sponsored by:

  1. Buying
  2. Choosing a mortgage rate

Mortgage Term

A mortgage term is the length of time you are committed to a mortgage rate, lender and conditions set out by that lender. A mortgage term can vary in length, from 6 months to 10 years, with the most popular term in Canada being 5 years.

When your mortgage term expires, you must renew your mortgage on the remaining principal that is owed. Most Canadian homeowners will renew for a new term multiple times through their entire amortization period.

Historical Fixed Mortgage Rates by Term From 2006 - Today

Compare today's lowest mortgage rates

Saving on your home purchase starts with the lowest rates. Let Ratehub.caca help you compare lenders.

Best variable rates 2.75%
Prime - 1.20
See More Rates

How to Choose a Mortgage Term

Choosing the right mortgage term depends on your financial situation, your short-term and long-term goals, and your tolerance for risk. A longer term can help you lock in a good interest rate for a lengthier period of time, whereas a shorter term can give you more flexibility but offers less protection should interest rates rise in the near future.

It’s important to choose the mortgage term that suits your personal circumstances. For example, if you think there’s a possibility that you might have to sell your home within the next few years, choose a shorter mortgage term so you can avoid having to pay a prepayment penalty fee (explained in more detail below). According to TD Canada Trust, seven out of ten repeat homebuyers moved sooner than they thought they would1, so the chances of you having to break your mortgage term early are higher than you’d think.

Want to see what other Canadian homeowners are choosing? We prepared a few case studies to show you how different mortgage terms suit different personal circumstances.

One thing to keep in mind is that the mortgage term you choose will directly affect your interest rate. Historically, shorter terms have had lower interest rates. The longer the term, the more protected you are from interest rate fluctuations, and there is a premium you must pay your lender for that. The chart below provides a good visual:

Popularity of Mortgage Terms by Age Group

Term Length Age Group
18-34 35-54 55+ ALL AGES
1 YR 5% 7% 6% 6%
2-4 YRS 27% 18% 12% 20%
5 YRS 66% 65% 69% 66%
6-10 YRS 3% 9% 10% 7%
11+ YRS 0% 0% 2% 1%

As the chart show, the majority of Canadians opt for a 5-year term. The next most popular terms across all age groups is between 2 and 4 years.

Qualifying for a Mortgage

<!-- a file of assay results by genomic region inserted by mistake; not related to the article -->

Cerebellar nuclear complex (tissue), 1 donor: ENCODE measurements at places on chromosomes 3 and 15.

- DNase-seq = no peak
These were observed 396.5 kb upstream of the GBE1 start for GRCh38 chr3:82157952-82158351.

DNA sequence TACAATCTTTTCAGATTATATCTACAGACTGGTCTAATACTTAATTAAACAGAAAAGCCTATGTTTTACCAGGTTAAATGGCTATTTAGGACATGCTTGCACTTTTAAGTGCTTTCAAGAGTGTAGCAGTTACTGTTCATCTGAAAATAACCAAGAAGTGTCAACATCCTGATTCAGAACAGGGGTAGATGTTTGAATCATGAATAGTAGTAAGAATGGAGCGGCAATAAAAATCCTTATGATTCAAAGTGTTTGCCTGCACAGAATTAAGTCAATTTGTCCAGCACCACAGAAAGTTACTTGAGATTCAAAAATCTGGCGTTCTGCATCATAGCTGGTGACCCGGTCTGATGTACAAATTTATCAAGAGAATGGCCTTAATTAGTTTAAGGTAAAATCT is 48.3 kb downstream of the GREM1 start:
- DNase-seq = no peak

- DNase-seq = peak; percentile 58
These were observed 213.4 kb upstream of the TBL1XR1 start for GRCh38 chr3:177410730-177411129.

If you qualify for a mortgage with a lender, the mortgage term and rate you choose will affect the overall amount you can borrow. On April 19th, 2010, Finance Minister Jim Flaherty introduced a new rule stating that any homebuyer who chooses a term between 1 and 4 years, or any variable rate mortgage, must still qualify for their mortgage at the 5-year posted rate, in order to be approved.

For example, if your lender was offering a 3-year fixed term at 3.09% but their 5-year fixed posted rate was 5.34%, you would need to prove that you could afford the mortgage payments for the higher 5-year posted rate before they could approve you for the 3-year term. The difference between the two rates may seem small but can drastically change the monthly mortgage payments and, therefore, the buyers’ affordability.

Lenders determine what you can afford to borrow by using two formulas: the Gross Debt Service (GDS) ratio and the Total Debt Service (TDS) ratio. You can learn more about debt service ratios in our Education Centre.

Breaking Your Mortgage Term

Sometimes personal circumstances change and you find yourself in a situation where you need to break your mortgage term early. There are a number of reasons you could have to break your mortgage term, including relocation, a refinance or another life event. If you break your mortgage term early, you may incur a significant prepayment penalty fee. Learn more about prepayment penalties on our cost of refinancing page.

Alternatives to Breaking Your Mortgage Term

Instead of breaking your mortgage term and incurring the associated penalty, you may be able to port your mortgage to your next home or make have it assumed by the buyer of your home. Learn more about porting and assuming your mortgage in our education centre.

References and Notes

  1. http://www.smrmediaroom.ca/TDRepeatBuyers.html